Wired! Philippines



Mobile Satellite Communications: The Next Universal Standard by the Coming Century

by Lynda B. Valencia

Satellite Communications has now taken a new and equal role with the conventional fixed network in the Philippines, according to DOTC Undersecretary for Communications Josefina T. Lichauco.

Lichauco said "satellite communications no longer plays a secondary role. It has taken a new direction."

Previous to this development, mobile communications had begun to take root in the country, that is, when the DOTC opened up the Cellular Mobile Telephone business to competition with the promulgation of Department Circular no. 92-269 or the Cellular Mobile Telephone System policy, Lichauco said.

Lichauco said advanced technologies in mobile and satellite communications have evolved tremendously and instigated the difference in our respective lifestyle.

The Philippines has a relatively new mobile and satellite communications infrastructure.

Together, with this, the national government had undertaken several activities with respect to mobile and satellite communications to provide industry with the atmosphere necessary to fostering a market that can be competitive as it can get.

"The endeavor we pro-actively exerted are not only motivated by the need to catch up with the rapid pace of technological change, but are driven, more essentially by public interest that demand such access in keeping with the rest of the world," Lichauco said.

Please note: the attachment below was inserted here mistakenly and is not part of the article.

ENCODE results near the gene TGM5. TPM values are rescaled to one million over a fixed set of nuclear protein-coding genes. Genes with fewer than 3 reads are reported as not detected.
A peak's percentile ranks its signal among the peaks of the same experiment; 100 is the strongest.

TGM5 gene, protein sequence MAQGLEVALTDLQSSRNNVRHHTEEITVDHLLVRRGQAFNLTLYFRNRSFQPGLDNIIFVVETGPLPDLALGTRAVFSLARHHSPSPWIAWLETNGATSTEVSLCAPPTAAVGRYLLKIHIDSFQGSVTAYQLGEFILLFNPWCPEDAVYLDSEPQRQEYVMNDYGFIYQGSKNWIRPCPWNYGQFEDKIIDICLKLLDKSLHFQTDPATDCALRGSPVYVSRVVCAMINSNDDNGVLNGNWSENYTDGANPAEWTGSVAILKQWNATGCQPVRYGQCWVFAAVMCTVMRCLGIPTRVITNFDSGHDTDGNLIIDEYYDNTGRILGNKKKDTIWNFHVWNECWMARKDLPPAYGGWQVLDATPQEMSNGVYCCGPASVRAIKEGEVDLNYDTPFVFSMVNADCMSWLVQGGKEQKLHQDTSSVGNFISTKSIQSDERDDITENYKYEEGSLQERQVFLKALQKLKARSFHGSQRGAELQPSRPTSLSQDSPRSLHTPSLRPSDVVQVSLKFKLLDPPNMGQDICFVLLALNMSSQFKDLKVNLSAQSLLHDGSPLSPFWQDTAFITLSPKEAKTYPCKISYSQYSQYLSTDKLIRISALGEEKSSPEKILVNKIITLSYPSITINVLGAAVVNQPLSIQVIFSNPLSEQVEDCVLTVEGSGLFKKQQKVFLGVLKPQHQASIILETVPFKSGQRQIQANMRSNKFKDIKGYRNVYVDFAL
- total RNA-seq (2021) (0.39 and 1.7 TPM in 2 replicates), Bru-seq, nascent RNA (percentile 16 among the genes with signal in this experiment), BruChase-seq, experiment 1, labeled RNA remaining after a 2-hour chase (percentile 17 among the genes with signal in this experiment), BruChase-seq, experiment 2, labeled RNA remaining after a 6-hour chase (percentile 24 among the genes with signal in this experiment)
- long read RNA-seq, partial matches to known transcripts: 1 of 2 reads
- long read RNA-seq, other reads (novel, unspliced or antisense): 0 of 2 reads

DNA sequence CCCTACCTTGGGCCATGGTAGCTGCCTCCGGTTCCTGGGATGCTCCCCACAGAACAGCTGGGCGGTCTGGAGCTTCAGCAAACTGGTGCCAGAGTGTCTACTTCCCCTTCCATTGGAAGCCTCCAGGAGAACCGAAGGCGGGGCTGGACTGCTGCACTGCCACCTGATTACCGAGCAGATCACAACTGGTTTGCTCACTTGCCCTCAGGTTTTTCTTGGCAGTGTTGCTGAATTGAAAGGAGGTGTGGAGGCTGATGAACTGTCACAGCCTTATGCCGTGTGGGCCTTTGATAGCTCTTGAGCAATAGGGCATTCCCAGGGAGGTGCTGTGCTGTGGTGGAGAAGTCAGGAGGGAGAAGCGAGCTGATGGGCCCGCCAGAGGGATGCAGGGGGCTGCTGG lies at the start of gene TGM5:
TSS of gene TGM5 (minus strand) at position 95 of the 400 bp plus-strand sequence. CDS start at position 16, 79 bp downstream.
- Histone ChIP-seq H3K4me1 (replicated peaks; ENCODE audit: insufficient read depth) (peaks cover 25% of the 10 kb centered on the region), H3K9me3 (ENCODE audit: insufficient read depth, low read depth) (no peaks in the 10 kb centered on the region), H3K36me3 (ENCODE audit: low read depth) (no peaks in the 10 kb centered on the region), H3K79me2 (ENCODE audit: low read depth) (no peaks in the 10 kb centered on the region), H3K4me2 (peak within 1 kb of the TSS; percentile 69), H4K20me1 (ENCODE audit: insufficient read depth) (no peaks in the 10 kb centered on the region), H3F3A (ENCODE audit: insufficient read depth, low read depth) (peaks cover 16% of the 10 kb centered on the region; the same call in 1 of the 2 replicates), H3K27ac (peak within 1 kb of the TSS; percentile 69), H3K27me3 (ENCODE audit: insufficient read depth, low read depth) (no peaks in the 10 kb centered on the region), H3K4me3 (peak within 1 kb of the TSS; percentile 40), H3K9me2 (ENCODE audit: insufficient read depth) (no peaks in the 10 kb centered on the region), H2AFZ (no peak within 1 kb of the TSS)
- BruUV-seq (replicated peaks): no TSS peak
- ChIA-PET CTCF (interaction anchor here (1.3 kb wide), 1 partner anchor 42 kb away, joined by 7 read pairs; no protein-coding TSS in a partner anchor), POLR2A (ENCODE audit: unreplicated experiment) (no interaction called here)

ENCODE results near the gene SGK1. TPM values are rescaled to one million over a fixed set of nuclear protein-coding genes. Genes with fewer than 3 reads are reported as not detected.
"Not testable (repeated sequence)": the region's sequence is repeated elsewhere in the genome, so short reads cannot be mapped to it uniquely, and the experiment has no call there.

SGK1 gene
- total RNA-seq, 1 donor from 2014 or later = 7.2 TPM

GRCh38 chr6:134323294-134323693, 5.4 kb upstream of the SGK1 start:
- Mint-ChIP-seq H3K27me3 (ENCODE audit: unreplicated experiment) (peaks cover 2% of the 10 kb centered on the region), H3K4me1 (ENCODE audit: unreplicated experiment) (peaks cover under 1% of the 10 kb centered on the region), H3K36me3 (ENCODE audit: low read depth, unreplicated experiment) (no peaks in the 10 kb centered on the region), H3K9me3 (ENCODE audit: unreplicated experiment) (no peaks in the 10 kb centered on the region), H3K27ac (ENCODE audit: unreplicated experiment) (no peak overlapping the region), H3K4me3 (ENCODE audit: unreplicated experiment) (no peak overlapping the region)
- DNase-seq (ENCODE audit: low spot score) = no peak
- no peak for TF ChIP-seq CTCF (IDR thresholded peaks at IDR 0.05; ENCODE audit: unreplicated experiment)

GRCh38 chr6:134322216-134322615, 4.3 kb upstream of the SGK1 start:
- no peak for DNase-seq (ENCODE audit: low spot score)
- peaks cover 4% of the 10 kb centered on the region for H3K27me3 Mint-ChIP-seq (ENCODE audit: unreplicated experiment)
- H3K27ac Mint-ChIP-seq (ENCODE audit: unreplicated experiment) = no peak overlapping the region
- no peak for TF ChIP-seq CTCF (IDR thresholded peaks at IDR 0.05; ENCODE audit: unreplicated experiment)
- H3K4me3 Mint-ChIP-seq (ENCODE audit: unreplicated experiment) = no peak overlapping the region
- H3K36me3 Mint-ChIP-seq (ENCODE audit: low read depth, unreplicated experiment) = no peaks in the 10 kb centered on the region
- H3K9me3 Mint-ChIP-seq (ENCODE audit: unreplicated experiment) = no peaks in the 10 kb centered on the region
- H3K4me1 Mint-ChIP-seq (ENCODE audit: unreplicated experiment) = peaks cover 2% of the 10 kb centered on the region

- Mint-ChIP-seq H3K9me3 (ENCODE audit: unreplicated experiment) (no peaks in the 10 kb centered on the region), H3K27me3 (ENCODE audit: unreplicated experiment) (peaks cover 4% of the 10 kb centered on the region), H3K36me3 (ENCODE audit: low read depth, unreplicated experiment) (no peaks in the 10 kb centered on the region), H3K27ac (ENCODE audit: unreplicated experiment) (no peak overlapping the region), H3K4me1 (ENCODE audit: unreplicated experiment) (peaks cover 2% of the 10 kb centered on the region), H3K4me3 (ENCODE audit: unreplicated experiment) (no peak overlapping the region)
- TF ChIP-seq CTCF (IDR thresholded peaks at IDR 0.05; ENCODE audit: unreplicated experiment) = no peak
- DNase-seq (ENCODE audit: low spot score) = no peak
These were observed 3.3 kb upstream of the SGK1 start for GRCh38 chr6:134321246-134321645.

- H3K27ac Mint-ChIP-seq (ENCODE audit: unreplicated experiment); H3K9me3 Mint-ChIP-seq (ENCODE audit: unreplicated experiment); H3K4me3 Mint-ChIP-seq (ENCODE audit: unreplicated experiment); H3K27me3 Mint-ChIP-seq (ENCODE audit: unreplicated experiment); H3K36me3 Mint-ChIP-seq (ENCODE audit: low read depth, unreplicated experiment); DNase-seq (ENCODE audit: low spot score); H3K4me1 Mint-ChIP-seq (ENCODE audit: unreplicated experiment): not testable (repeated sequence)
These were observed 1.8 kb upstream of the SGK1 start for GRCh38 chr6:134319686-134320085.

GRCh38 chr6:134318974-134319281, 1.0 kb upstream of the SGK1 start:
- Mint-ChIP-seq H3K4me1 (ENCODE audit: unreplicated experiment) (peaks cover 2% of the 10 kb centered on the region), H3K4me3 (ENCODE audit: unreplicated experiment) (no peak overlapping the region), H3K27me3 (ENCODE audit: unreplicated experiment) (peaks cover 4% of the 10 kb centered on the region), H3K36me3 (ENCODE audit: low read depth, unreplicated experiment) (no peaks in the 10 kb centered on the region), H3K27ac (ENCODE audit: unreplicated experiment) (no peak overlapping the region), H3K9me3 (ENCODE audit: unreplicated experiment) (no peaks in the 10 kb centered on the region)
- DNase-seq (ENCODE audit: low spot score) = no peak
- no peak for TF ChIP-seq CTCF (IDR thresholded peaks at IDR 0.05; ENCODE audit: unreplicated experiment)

She said one of the moves made by the government was the filing of an application for six orbital slots with the International Telecommunications Union (ITC).

These were applied in two batches: Batch 1--161, 153, 151, degree east orbital slot filed on May 12, 1994 and batch 2 -- 127, 137, 147 degree east orbital slot filed with the ITU on Aug 17, 1994.

Rights to the 89.6 degree east orbital slot originally alloted to the Philippine administration by virtue of an international agreement have been transferred to the 161 east orbital slot.

The transfer was successfully coordinated with Brunei Darrusalam and Russia.

The Philippines filed last year, notifications for 161 degree cast orbital slot and 153 degree east orbital slot and is presently awaiting ITU confirmation.

The government also issued Executive Order No. 147 on the International satellite Communications Policy.

EO 467 has the following highlights:

  • Direct access to all international fixed and mobile satellite by international telecom carriers and broadcasters.
  • Permissive approach to the use of earth stations owned and operated by foreign news media organizations.
  • Access to Global Mobile Personal Communications by satellite (GMPCS) systems.

The government also issued a policy paper on convergence for public discussion.

The policy paper looks at convergence as a means of ensuring that Filipinos benefit from this synthesis of technologies and services.

Eventually, a bill will be filed to facilitate the optimization of existing network facilities, while at the same time, encourage the entry of new services that can contribute to the attainment of universal access.

At the same time, the National Telecommunications Commission (NTC) Memorandum Circular Nos. 5-6-98 and 1-8-98 feature the new allocations of radio frequencies for the cellular mobile telephone system (CMTS) and the GMPCS, respectively.

NTC Memo circular Nos. 19-11-98 and 20-11-98 contain allocation of frequencies for two-way paging service and the extension/modification of wireless local loop (WLL) frequency, respectively.

Lichauco said these issuances, manifest the government's effort in paving the entry of new services, like two-way paging and GMPCS.


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